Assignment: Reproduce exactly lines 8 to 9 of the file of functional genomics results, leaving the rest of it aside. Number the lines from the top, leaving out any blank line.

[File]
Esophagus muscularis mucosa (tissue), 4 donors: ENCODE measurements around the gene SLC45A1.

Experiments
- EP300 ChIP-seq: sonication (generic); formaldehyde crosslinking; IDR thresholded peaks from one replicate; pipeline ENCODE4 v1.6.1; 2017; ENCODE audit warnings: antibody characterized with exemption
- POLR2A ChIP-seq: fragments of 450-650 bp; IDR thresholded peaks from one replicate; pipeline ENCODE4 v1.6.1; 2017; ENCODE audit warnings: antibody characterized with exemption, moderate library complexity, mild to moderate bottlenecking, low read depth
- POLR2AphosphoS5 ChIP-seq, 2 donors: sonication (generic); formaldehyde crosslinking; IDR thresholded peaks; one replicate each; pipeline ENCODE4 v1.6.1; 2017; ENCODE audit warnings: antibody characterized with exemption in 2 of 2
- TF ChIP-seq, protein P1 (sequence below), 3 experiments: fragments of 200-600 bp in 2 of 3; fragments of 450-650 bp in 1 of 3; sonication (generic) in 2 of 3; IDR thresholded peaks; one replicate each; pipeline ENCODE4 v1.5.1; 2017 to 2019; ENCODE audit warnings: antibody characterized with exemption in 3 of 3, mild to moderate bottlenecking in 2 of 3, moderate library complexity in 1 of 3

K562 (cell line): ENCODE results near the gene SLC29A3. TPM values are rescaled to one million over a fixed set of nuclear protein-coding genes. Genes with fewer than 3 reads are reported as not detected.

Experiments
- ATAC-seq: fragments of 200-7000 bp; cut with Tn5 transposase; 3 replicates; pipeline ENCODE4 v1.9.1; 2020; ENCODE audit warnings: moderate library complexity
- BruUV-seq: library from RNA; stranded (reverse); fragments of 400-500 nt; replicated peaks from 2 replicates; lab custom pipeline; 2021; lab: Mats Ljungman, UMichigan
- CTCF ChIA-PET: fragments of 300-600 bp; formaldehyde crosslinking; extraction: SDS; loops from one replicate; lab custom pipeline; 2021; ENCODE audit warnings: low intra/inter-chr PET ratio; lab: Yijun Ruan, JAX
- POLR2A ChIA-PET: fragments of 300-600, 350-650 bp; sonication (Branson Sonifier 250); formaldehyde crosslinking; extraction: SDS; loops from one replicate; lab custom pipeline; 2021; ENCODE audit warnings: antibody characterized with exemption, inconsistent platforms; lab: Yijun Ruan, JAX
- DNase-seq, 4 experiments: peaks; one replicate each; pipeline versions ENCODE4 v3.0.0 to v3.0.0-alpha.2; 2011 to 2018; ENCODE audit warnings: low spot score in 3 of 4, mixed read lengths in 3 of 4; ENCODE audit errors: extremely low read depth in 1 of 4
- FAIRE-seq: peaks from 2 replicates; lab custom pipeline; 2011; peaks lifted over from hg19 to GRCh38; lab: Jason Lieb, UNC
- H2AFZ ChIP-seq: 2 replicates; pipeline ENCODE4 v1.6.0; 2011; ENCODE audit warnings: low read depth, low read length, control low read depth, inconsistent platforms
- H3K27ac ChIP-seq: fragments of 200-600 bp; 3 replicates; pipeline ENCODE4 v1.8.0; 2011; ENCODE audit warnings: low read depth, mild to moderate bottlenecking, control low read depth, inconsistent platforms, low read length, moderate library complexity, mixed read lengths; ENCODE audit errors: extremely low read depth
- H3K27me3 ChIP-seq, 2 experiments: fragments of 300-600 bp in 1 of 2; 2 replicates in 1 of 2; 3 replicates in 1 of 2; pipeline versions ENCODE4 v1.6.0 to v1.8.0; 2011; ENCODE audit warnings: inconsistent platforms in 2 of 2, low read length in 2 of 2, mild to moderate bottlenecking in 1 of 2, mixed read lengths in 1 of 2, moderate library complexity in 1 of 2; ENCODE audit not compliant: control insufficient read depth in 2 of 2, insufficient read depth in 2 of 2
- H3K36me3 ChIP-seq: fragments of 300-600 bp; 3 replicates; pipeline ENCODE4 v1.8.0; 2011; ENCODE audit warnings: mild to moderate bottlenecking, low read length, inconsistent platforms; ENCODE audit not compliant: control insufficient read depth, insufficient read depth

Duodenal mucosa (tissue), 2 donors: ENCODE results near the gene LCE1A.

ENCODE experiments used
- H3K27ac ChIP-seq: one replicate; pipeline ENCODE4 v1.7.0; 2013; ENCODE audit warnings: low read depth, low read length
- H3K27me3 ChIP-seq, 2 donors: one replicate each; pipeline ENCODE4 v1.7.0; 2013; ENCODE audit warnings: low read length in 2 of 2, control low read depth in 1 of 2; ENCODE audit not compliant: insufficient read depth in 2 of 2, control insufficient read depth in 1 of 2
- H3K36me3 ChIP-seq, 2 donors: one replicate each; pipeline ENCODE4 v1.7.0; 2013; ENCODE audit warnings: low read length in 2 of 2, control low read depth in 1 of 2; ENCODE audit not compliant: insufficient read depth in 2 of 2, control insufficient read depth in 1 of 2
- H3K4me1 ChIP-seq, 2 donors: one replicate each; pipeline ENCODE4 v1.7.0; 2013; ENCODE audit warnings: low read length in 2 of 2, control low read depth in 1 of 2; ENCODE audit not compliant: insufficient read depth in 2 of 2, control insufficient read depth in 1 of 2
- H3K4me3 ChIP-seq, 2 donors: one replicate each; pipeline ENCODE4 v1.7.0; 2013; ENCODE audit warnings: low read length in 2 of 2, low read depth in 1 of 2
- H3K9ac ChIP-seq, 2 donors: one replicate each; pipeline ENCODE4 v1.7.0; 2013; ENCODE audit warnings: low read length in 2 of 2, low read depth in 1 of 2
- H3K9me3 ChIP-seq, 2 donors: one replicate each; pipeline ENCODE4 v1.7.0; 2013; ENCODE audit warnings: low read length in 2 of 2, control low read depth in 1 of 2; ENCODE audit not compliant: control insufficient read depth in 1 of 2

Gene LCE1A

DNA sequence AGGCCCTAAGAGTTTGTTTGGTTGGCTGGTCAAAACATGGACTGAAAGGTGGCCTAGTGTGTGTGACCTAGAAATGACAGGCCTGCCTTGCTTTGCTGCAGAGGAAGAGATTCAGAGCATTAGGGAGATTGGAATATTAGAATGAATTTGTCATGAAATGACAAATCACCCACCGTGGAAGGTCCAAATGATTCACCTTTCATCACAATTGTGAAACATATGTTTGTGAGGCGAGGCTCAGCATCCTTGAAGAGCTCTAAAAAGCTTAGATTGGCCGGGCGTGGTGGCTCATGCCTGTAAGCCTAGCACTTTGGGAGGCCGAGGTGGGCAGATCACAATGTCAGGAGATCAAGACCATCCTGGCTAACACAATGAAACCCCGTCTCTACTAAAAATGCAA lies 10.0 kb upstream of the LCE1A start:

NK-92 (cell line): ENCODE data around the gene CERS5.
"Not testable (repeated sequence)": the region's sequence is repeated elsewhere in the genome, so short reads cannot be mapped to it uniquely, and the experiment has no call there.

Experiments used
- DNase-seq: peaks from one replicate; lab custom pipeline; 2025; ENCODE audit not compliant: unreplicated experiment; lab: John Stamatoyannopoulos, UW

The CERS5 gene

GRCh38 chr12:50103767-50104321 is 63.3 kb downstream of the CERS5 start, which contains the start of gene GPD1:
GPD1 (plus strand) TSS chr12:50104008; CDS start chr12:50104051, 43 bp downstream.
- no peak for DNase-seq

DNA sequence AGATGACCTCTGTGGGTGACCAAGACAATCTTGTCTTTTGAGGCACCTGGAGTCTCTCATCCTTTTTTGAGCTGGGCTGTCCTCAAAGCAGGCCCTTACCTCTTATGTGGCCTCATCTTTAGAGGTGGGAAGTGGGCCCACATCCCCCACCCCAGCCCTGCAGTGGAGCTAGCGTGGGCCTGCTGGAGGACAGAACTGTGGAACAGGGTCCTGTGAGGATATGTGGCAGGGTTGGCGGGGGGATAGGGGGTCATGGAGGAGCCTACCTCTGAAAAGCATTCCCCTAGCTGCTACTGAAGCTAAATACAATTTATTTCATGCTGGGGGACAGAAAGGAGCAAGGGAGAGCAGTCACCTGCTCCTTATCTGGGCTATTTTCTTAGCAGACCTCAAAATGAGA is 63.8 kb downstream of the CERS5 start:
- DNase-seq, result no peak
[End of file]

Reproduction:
Experiments
- ATAC-seq: fragments of 200-7000 bp; cut with Tn5 transposase; 3 replicates; pipeline ENCODE4 v1.9.1; 2020; ENCODE audit warnings: moderate library complexity